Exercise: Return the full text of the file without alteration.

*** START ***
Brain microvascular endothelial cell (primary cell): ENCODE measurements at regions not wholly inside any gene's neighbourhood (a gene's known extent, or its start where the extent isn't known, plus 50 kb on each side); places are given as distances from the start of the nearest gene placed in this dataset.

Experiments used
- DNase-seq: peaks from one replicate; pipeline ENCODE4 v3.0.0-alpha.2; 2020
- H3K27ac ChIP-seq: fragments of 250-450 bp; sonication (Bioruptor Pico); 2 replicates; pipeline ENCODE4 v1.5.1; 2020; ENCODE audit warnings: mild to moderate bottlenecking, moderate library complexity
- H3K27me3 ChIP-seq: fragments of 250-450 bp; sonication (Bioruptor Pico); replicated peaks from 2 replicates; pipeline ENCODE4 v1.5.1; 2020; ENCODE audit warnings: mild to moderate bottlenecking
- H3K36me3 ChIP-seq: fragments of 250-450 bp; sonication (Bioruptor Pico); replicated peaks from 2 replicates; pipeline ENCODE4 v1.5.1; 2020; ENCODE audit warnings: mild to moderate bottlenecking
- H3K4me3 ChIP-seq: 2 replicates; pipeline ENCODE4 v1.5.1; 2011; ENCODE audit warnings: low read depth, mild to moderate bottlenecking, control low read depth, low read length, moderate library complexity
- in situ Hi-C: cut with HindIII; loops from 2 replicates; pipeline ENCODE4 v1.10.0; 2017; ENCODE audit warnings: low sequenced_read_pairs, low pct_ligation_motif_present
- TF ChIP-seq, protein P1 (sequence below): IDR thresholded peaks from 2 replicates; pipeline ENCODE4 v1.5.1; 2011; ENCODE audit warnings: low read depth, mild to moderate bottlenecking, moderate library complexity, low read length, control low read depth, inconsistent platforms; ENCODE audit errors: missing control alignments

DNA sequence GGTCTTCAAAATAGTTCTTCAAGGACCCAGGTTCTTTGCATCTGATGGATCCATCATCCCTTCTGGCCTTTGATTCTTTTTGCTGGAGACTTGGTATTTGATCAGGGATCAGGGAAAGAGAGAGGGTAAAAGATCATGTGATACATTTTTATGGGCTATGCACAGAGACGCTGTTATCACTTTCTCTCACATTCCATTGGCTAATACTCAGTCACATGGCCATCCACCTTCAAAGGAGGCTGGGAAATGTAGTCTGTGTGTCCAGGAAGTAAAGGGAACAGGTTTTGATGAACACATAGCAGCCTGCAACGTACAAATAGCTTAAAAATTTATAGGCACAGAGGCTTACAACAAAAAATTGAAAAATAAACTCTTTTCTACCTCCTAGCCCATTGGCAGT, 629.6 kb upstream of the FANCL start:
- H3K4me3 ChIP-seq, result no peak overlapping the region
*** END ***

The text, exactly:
Brain microvascular endothelial cell (primary cell): ENCODE measurements at regions not wholly inside any gene's neighbourhood (a gene's known extent, or its start where the extent isn't known, plus 50 kb on each side); places are given as distances from the start of the nearest gene placed in this dataset.

Experiments used
- DNase-seq: peaks from one replicate; pipeline ENCODE4 v3.0.0-alpha.2; 2020
- H3K27ac ChIP-seq: fragments of 250-450 bp; sonication (Bioruptor Pico); 2 replicates; pipeline ENCODE4 v1.5.1; 2020; ENCODE audit warnings: mild to moderate bottlenecking, moderate library complexity
- H3K27me3 ChIP-seq: fragments of 250-450 bp; sonication (Bioruptor Pico); replicated peaks from 2 replicates; pipeline ENCODE4 v1.5.1; 2020; ENCODE audit warnings: mild to moderate bottlenecking
- H3K36me3 ChIP-seq: fragments of 250-450 bp; sonication (Bioruptor Pico); replicated peaks from 2 replicates; pipeline ENCODE4 v1.5.1; 2020; ENCODE audit warnings: mild to moderate bottlenecking
- H3K4me3 ChIP-seq: 2 replicates; pipeline ENCODE4 v1.5.1; 2011; ENCODE audit warnings: low read depth, mild to moderate bottlenecking, control low read depth, low read length, moderate library complexity
- in situ Hi-C: cut with HindIII; loops from 2 replicates; pipeline ENCODE4 v1.10.0; 2017; ENCODE audit warnings: low sequenced_read_pairs, low pct_ligation_motif_present
- TF ChIP-seq, protein P1 (sequence below): IDR thresholded peaks from 2 replicates; pipeline ENCODE4 v1.5.1; 2011; ENCODE audit warnings: low read depth, mild to moderate bottlenecking, moderate library complexity, low read length, control low read depth, inconsistent platforms; ENCODE audit errors: missing control alignments

DNA sequence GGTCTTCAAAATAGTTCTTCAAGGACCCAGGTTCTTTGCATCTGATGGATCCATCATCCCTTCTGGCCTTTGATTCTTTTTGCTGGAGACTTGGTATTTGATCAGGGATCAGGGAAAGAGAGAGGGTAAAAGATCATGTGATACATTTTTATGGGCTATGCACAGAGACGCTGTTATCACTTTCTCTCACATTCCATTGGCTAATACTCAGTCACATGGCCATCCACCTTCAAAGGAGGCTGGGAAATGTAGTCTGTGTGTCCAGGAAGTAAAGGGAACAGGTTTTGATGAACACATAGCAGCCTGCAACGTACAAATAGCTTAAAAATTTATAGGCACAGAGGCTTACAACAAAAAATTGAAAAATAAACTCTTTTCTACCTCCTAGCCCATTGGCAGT, 629.6 kb upstream of the FANCL start:
- H3K4me3 ChIP-seq, result no peak overlapping the region